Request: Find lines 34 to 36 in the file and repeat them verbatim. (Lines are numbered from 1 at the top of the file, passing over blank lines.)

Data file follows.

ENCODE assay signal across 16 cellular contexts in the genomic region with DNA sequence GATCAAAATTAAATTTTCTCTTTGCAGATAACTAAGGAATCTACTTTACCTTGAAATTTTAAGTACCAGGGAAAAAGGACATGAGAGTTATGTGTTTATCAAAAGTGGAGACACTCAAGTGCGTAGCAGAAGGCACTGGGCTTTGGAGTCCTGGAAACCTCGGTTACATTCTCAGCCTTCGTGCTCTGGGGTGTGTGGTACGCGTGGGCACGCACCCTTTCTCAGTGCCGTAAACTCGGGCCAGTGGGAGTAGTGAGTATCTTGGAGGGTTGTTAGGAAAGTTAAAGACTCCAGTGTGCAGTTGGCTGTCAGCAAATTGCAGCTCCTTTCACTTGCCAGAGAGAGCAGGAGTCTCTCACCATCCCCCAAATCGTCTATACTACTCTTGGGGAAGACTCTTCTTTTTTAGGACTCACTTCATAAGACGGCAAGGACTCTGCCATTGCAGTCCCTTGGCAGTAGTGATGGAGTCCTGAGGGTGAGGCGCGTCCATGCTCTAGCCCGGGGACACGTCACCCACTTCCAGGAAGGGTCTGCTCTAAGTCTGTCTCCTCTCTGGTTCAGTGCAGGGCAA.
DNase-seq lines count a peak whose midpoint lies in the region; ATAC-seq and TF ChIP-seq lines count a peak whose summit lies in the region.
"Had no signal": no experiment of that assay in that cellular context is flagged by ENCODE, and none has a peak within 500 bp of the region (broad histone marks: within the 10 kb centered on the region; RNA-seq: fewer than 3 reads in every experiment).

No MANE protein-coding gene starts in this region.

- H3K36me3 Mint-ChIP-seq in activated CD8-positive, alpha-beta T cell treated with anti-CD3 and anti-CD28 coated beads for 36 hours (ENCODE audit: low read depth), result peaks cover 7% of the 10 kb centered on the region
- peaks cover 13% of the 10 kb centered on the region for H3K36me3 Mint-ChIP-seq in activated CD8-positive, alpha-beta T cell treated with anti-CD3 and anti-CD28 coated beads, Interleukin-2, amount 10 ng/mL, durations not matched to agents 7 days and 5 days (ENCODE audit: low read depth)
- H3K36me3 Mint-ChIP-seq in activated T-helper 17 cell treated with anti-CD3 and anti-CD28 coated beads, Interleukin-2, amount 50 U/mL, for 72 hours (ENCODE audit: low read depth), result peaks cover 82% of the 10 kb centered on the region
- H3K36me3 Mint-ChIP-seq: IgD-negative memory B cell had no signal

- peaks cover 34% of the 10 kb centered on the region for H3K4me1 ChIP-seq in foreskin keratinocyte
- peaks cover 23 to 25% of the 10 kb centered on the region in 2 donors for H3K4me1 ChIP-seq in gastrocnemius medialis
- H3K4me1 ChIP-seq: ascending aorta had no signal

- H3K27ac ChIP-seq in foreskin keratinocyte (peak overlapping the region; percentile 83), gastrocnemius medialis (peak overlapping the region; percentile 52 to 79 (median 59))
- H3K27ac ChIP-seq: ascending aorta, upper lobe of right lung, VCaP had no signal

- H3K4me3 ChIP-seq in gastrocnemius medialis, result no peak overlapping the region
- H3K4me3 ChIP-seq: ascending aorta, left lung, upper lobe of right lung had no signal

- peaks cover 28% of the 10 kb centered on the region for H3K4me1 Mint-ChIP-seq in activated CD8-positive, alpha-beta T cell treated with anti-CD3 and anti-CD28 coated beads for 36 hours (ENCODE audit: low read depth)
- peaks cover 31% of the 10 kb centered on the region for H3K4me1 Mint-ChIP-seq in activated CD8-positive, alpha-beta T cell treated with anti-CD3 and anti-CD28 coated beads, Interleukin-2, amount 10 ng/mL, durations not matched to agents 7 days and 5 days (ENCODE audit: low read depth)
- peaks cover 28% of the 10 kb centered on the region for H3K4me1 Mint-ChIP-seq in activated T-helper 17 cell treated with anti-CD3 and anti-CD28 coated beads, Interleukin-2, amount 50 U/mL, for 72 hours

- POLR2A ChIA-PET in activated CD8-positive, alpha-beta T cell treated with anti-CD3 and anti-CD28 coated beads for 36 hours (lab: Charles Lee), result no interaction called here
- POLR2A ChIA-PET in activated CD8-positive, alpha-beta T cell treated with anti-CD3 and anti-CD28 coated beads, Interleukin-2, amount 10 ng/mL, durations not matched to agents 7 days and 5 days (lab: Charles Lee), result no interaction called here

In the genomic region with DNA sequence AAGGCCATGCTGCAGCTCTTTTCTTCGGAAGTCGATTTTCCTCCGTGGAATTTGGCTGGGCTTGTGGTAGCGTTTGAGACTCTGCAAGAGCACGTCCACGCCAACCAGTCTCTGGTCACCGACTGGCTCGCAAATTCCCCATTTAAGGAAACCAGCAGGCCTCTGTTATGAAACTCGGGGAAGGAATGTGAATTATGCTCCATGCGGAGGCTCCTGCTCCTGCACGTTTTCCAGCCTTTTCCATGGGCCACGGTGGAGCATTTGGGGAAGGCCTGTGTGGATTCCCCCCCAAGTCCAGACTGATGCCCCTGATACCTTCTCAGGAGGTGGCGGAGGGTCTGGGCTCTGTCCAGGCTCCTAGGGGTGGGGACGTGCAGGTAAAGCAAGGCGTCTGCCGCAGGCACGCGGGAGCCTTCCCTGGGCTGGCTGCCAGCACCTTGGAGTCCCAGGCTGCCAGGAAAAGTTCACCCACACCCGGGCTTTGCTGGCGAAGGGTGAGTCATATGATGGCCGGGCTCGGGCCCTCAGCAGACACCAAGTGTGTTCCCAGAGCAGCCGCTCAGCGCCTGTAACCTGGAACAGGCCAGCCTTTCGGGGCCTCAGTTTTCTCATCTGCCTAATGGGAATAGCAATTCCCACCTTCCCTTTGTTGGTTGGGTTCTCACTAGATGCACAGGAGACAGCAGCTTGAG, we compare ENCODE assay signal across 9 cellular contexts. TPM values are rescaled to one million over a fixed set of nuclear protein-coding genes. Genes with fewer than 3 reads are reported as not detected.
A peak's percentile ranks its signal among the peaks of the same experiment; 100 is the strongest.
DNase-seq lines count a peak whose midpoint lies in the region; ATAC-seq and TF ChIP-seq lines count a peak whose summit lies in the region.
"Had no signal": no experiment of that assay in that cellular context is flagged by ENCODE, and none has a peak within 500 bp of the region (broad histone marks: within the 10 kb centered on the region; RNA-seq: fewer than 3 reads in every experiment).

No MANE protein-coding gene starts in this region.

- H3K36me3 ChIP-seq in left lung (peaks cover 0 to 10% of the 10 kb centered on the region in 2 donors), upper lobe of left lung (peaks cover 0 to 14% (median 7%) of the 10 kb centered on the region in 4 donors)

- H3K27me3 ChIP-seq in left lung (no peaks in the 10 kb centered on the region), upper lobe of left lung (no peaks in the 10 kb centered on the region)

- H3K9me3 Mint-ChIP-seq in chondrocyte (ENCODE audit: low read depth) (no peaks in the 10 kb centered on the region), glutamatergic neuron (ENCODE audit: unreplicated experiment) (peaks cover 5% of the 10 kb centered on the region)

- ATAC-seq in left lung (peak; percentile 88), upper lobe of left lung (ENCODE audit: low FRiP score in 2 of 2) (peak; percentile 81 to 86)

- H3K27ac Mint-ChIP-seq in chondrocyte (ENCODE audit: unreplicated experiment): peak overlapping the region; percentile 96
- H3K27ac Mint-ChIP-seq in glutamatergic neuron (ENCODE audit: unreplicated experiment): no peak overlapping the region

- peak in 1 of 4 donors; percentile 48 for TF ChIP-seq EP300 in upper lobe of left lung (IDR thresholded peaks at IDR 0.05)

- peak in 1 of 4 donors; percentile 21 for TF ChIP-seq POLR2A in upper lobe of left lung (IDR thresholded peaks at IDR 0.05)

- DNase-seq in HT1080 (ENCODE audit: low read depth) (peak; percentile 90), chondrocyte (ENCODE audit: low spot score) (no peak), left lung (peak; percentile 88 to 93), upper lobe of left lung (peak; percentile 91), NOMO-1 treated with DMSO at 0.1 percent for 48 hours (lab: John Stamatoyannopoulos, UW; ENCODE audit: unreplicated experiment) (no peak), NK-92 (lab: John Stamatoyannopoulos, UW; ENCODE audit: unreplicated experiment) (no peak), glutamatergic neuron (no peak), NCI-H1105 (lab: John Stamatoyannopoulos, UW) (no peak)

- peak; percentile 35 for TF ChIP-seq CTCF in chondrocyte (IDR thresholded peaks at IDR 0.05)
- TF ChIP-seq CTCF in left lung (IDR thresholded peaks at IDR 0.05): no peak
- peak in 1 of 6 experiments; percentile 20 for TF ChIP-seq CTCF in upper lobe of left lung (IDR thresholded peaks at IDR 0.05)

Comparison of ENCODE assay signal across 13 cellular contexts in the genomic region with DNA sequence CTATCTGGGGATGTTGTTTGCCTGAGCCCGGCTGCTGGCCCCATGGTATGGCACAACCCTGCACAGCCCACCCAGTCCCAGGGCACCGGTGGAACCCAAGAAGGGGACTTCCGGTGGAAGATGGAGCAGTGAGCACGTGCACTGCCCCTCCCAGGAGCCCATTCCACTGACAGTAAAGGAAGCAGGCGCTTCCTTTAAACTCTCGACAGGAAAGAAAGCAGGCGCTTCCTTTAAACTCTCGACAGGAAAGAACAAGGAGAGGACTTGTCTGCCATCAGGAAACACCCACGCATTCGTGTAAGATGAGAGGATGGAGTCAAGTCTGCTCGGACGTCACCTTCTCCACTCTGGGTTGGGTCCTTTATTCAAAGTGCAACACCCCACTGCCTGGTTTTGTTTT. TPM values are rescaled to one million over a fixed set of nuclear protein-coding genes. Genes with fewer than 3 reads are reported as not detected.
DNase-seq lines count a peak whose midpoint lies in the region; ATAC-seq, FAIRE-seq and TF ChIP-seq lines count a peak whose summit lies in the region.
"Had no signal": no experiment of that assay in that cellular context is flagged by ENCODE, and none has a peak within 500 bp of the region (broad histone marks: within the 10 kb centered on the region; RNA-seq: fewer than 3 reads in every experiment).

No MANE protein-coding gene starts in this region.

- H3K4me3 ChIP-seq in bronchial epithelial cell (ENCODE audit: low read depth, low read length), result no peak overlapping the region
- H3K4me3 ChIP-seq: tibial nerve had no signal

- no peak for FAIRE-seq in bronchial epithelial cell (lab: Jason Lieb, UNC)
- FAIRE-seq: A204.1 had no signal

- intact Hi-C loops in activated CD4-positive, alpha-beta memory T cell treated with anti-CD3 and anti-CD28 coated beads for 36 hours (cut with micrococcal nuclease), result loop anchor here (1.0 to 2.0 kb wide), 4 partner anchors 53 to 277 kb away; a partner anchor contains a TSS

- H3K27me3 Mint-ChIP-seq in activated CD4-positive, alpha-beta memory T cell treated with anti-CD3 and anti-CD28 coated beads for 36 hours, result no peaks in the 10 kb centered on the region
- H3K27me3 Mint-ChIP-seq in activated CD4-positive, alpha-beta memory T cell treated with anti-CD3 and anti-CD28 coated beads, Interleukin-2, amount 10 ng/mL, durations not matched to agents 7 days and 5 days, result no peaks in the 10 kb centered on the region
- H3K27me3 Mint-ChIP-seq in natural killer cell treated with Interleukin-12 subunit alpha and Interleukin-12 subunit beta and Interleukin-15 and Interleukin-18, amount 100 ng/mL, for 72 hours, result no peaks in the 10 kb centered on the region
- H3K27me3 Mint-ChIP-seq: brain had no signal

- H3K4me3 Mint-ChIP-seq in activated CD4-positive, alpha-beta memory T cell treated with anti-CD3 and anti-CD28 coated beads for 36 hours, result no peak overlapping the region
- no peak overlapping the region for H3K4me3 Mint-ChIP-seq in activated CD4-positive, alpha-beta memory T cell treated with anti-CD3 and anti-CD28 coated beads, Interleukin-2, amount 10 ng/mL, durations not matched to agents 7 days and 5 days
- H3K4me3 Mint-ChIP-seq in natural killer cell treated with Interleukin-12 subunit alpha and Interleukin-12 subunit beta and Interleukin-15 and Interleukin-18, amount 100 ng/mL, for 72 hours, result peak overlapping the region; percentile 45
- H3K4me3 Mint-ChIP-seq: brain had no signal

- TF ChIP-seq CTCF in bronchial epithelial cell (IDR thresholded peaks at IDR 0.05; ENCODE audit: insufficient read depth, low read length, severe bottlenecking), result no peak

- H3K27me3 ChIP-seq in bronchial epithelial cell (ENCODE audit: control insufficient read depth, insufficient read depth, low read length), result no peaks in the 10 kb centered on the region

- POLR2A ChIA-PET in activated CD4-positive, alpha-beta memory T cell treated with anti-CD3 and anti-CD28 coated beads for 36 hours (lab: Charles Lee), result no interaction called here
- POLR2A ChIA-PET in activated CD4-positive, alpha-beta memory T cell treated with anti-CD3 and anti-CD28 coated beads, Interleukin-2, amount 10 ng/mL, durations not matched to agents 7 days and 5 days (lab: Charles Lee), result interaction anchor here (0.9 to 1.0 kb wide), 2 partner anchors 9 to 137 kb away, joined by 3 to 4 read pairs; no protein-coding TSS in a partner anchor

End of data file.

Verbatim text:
- DNase-seq in HT1080 (ENCODE audit: low read depth) (peak; percentile 90), chondrocyte (ENCODE audit: low spot score) (no peak), left lung (peak; percentile 88 to 93), upper lobe of left lung (peak; percentile 91), NOMO-1 treated with DMSO at 0.1 percent for 48 hours (lab: John Stamatoyannopoulos, UW; ENCODE audit: unreplicated experiment) (no peak), NK-92 (lab: John Stamatoyannopoulos, UW; ENCODE audit: unreplicated experiment) (no peak), glutamatergic neuron (no peak), NCI-H1105 (lab: John Stamatoyannopoulos, UW) (no peak)

- peak; percentile 35 for TF ChIP-seq CTCF in chondrocyte (IDR thresholded peaks at IDR 0.05)
- TF ChIP-seq CTCF in left lung (IDR thresholded peaks at IDR 0.05): no peak